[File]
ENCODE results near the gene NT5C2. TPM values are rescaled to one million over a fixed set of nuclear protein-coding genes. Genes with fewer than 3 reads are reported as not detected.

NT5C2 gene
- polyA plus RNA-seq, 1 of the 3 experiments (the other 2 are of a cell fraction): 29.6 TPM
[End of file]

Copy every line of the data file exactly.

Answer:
ENCODE results near the gene NT5C2. TPM values are rescaled to one million over a fixed set of nuclear protein-coding genes. Genes with fewer than 3 reads are reported as not detected.

NT5C2 gene
- polyA plus RNA-seq, 1 of the 3 experiments (the other 2 are of a cell fraction): 29.6 TPM